November 11, 2012

Winter Vegetables

Espalier apple trees and winter vegetables survive an early snowstorm which dumped 9 inches of
snow on our garden this week.

This week we experienced an early snow, thanks to another coastal storm. It's not unusual for us in central Massachusetts to get heavy un-seasonable snow, as we are located in a snow belt. Worcester, MA is positioned directly in the center of Massachusetts and as the state extends into the north Atlantic, the rain/snow line for many autumn, winter and spring coastal storms exists directly over Worcester, MA, due to our elevation and distance from the ocean. It's OK. I love snow, although, not this early.

Our raised vegetable beds are still packed with winter veggies. Most are covered with either remay cloth, or cloches, such as these I want to show you today. Heirloom lettuce, growing under plastic cloches can extend the salad season well into November, and even into the first few weeks of December if the weather cooperates. As long as the night time temperatures stay above 24 Degrees F. one can harvest lettuce. I am growing iceberg leaf lettuce, and red Romaine under these cloches. Yeah, I like Iceberg, and I am not afraid to admit it.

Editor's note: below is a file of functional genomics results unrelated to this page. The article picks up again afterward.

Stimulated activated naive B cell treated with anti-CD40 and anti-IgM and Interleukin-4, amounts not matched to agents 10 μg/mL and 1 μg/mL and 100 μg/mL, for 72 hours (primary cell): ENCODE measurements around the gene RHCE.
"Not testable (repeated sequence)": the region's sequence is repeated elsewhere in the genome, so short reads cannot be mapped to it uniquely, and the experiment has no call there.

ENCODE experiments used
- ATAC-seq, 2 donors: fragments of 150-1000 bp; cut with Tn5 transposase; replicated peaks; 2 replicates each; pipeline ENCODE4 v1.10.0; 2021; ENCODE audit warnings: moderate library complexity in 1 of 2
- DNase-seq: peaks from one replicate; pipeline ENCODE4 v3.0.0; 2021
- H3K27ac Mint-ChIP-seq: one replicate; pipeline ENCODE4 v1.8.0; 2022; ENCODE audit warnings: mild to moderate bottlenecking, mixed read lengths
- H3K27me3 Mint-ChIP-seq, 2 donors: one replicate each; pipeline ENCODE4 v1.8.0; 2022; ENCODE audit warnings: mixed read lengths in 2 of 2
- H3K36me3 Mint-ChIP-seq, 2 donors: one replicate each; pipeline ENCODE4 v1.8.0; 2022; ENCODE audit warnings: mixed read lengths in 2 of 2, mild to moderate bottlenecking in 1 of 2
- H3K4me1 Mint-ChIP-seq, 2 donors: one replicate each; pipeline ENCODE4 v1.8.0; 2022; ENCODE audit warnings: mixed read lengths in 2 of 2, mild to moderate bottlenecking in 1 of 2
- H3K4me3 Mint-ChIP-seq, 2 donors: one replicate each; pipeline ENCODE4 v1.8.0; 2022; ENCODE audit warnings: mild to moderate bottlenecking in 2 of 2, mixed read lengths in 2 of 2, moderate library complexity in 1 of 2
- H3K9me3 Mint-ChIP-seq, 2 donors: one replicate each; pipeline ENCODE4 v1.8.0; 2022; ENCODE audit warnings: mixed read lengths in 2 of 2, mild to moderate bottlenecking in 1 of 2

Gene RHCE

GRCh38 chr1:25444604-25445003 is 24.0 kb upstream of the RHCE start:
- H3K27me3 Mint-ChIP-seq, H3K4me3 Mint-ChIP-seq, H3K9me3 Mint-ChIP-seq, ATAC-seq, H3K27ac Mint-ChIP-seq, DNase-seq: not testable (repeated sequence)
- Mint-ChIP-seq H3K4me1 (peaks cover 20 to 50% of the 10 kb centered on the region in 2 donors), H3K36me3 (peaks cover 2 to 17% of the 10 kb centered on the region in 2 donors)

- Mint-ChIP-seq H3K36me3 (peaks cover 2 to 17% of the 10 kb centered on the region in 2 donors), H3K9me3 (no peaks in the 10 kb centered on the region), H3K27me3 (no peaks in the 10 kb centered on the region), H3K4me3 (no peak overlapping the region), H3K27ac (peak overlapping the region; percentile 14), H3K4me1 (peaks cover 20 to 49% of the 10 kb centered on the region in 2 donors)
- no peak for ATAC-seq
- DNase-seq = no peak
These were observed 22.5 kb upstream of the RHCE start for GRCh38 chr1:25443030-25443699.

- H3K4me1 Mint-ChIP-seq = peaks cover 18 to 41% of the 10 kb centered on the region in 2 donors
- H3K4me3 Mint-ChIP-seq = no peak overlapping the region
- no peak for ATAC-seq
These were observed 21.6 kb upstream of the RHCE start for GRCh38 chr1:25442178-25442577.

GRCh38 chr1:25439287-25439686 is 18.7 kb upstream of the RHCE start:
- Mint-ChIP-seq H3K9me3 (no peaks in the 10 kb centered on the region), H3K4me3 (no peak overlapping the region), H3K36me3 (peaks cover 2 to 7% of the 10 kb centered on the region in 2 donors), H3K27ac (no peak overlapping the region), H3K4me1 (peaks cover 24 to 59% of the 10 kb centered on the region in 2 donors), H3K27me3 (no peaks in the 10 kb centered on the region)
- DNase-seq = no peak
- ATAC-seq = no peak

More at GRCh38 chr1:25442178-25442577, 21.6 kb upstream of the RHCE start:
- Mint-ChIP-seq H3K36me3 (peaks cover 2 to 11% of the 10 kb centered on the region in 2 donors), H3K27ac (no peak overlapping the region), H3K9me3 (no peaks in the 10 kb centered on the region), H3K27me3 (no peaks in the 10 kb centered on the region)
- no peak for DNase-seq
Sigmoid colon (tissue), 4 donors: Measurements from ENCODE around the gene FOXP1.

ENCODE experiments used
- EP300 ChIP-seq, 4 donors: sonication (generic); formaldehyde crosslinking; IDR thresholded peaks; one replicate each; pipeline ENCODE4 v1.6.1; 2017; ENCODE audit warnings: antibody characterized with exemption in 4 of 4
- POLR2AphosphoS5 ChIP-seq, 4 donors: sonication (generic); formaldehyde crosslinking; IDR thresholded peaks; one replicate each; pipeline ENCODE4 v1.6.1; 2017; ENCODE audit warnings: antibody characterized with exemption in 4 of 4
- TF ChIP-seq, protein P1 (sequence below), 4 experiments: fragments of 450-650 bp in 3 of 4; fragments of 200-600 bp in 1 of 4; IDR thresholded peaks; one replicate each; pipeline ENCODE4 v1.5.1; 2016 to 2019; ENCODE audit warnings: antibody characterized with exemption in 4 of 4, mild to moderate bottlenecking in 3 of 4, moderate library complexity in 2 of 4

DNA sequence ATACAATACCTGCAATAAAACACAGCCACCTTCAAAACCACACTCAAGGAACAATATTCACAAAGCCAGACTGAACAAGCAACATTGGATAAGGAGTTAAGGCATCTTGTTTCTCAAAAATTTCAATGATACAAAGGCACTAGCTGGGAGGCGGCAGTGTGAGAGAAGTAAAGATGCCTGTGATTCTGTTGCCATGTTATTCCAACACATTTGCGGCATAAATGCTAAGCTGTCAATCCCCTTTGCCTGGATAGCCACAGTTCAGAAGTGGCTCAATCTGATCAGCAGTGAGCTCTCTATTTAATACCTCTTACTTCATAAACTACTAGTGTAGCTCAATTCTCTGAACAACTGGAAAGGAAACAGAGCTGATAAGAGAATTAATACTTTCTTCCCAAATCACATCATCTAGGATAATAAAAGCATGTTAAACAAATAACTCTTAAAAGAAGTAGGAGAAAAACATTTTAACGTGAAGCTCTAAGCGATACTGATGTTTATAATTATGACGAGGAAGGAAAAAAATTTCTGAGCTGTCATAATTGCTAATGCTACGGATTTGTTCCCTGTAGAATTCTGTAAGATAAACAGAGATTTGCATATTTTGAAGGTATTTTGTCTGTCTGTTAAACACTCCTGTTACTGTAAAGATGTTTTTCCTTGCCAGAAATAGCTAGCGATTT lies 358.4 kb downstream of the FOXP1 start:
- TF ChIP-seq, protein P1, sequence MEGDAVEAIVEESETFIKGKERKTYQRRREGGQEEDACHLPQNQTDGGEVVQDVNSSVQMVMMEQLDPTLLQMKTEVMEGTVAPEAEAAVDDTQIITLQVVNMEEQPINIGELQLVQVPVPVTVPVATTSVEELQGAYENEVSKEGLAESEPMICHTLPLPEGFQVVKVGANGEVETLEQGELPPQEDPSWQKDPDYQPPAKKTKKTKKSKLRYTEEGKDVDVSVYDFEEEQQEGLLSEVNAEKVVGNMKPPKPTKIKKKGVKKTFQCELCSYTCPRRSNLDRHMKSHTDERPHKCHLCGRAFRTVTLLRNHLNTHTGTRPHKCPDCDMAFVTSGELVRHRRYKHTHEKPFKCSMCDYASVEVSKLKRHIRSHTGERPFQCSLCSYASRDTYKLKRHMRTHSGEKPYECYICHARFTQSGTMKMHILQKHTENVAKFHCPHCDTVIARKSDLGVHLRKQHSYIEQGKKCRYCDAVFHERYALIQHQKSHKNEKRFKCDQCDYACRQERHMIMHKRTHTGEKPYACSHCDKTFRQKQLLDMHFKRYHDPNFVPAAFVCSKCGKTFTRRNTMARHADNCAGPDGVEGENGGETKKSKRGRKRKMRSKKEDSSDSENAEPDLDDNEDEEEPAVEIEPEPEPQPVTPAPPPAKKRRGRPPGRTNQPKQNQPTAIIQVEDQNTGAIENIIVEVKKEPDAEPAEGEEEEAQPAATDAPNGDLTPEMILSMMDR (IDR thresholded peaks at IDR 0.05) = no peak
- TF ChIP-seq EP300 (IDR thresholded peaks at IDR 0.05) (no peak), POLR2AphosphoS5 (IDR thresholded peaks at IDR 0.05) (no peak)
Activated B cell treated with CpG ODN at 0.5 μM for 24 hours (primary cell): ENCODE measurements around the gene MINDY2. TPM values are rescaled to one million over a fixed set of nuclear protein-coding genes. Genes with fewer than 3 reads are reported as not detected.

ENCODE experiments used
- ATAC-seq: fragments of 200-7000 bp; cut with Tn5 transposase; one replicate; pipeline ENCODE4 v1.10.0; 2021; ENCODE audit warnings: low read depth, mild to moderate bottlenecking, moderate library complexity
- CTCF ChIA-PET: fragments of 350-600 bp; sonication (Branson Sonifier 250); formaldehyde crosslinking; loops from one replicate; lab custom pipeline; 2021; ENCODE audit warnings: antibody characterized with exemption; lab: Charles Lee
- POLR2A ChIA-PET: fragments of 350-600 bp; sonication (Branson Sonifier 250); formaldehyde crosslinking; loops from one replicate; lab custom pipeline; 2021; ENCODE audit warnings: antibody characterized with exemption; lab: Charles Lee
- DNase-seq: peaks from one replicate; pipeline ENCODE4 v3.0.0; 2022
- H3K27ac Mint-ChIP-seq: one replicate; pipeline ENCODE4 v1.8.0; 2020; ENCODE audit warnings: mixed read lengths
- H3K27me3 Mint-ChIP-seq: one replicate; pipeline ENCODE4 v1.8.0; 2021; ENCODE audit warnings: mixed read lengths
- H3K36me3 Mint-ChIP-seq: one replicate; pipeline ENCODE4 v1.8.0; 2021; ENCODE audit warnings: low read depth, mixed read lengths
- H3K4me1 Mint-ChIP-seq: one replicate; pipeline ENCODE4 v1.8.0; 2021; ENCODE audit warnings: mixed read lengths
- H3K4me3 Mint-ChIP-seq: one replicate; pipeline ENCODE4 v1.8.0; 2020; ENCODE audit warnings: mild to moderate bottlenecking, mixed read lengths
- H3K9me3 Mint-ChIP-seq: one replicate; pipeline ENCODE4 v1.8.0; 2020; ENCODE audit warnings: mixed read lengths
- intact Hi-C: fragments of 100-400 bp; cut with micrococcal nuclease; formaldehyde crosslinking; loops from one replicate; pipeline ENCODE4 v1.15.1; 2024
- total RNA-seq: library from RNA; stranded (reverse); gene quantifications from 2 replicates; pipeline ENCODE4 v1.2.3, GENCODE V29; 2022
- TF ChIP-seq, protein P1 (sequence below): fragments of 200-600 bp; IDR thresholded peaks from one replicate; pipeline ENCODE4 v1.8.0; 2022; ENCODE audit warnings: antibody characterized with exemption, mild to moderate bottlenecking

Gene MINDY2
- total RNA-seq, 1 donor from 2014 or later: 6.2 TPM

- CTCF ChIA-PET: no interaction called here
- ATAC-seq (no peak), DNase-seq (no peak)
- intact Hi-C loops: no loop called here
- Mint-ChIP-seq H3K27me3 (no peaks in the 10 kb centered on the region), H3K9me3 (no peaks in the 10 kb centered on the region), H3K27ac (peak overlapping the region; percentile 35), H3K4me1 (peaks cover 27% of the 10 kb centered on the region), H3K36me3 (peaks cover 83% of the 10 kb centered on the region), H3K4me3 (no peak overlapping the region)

Red Romaine Lettuce survives an early autumn snow under the protection of cloches.

The soil is not frozen yet, so radiant heat from the earth continues to keep many young vegetable crops alive in the garden, thus extending the salad season a few extra months.

Rosemary topiaries can handle cold weather and frosts,  but I will bring these into the greenhouse once night time
temps tumble below 24 degrees, or when the pots begin to freeze solid. I find that my rosemary plants bloom better
when subjected to some colder winter temperatures.

1 comment :

  1. I love your rosemary topiaries? Did you make them yourself?


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